China's government is discussing policies to help automakers boost sales and fend off the global financial crisis, according to the country's top planning agency.
The government is analyzing policy options including consumption-tax breaks and subsidies to automakers that develop vehicles powered by alternative energies, Chen Jianguo, deputy head of the industrial coordination department of the National Development and Reform Commission, told a conference in Tianjin on Saturday.
Chinese automakers are facing their toughest challenge in three years as demand is falling and profitability is plunging amid rising costs. The country's auto sales fell in August and September as a 64 percent stock-market slump and the economic slowdown curbed demand.
The government held a meeting in Beijing on Saturday of more than 10 automakers to gather industry suggestions, Chen said. "It is possible the government may announce policies" to help revive the industry, he added.
Chinese carmakers have been forced to slash prices, even as steel costs have risen, to compete among the 52 brands on sale, the most in any country. SAIC Motor Corp, China's biggest automaker, had a 78 percent drop in third-quarter profit. Chongqing Chang'an Automobile Co, the Chinese partner of Ford Motor Co, had a third-quarter loss of 107 million yuan ($15.67 million), compared with a 68.4 million yuan profit a year earlier.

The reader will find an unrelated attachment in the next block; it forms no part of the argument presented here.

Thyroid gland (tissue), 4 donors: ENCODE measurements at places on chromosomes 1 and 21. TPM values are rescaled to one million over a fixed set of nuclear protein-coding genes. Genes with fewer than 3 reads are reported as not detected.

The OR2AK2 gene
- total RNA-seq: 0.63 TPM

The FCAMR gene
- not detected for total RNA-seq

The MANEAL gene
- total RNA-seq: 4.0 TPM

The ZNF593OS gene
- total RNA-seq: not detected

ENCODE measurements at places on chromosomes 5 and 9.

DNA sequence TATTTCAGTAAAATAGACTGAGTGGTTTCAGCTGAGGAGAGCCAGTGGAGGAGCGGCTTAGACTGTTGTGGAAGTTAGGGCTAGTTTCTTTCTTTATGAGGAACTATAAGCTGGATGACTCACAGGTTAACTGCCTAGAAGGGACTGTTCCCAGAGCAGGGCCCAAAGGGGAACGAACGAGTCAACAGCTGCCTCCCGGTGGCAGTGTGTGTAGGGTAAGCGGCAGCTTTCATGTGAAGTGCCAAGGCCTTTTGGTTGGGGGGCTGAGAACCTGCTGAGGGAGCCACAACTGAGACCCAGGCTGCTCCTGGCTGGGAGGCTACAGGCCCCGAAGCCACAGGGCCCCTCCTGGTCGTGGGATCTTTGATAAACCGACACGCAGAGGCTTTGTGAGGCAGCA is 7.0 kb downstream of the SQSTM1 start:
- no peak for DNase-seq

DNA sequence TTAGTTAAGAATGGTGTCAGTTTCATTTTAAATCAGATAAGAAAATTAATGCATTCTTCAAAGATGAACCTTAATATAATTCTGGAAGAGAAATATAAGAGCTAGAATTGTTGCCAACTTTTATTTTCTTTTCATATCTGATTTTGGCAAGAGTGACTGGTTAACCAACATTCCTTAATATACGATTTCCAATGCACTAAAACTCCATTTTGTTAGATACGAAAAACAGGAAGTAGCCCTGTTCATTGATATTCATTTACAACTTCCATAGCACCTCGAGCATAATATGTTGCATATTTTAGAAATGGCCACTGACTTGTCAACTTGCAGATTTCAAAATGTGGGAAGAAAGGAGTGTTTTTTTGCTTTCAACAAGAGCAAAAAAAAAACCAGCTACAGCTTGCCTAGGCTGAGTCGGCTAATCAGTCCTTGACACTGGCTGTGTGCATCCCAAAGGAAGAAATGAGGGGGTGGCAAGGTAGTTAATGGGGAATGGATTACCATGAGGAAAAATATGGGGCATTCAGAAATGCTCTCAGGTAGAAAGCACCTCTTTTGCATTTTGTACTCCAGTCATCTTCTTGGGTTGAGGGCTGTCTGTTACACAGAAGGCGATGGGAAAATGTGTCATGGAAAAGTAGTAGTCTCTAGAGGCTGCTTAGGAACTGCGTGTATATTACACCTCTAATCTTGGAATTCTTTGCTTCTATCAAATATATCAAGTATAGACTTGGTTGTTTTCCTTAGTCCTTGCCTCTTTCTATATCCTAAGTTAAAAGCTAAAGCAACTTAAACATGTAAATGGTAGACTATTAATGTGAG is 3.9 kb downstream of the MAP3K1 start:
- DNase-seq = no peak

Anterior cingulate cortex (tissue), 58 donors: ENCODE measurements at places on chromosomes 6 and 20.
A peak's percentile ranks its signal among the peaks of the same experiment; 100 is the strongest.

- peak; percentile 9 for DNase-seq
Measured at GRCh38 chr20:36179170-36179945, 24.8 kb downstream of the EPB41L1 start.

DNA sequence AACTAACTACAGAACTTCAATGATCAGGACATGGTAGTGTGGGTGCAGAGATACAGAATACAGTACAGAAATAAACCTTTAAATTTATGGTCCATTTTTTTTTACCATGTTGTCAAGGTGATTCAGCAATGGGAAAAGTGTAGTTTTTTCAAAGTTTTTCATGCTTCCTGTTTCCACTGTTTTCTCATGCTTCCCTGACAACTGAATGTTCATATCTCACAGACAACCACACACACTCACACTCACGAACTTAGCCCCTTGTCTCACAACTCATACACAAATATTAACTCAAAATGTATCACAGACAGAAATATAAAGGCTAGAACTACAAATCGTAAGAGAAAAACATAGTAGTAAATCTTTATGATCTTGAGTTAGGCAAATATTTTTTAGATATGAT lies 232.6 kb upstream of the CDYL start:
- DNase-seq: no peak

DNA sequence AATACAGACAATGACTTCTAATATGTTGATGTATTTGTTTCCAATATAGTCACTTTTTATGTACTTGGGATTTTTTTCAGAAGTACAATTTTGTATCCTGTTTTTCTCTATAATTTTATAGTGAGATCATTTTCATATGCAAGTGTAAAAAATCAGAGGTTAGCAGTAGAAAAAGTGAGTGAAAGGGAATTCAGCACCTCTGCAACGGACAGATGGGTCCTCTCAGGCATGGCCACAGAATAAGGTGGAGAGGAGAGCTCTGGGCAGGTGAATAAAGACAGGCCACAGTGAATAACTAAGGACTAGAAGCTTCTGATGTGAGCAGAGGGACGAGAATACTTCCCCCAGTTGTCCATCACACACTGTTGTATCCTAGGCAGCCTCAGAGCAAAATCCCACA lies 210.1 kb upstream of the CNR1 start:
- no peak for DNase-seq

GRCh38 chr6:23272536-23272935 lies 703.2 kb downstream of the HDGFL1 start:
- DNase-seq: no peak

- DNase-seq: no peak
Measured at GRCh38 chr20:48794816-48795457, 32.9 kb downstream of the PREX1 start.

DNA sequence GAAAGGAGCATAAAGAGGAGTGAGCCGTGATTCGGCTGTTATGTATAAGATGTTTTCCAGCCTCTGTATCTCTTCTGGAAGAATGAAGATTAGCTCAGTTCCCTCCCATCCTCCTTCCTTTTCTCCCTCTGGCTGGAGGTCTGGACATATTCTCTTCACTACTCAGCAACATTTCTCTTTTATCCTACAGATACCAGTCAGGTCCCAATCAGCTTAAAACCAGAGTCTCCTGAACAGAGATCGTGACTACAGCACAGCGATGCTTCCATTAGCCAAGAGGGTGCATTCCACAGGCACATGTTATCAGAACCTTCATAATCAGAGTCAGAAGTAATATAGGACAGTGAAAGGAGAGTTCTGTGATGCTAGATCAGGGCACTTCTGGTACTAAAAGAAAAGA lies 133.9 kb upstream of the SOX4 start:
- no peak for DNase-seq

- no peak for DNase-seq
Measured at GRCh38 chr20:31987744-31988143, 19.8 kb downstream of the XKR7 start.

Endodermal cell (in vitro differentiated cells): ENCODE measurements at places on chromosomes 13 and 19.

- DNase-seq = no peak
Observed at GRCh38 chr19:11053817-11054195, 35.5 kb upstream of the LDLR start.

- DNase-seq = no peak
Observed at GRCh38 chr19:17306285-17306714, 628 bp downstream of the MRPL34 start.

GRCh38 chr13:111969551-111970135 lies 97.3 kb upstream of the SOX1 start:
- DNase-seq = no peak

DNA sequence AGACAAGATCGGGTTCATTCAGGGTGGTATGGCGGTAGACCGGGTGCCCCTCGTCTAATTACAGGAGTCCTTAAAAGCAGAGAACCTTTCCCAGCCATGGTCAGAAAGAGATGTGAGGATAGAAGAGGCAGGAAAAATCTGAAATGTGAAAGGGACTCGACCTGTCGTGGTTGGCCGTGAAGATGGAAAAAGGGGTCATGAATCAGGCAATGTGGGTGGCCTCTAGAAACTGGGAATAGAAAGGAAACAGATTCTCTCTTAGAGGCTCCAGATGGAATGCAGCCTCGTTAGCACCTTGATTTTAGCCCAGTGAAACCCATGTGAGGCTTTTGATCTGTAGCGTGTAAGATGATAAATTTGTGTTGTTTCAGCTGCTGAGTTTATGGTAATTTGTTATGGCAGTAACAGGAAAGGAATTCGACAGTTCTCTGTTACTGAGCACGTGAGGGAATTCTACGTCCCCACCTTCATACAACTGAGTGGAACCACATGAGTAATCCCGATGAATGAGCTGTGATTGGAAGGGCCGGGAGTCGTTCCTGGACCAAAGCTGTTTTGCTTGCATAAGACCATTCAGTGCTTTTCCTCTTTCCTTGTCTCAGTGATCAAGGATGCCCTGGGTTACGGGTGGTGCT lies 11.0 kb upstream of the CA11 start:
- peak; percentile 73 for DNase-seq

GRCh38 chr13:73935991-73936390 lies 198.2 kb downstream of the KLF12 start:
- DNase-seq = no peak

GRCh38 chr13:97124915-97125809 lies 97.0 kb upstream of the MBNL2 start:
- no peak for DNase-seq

China's car sales rose 11 percent in the first nine months, compared with a 22 percent increase for the whole of last year.
The government is also urging automakers to take advantage of a reshuffle in the global automobile industry and speed up development of vehicles using alternative energies, Chen said.
China's government will help automakers with technology and financial support to make progress in the area of electric cars, Chen added.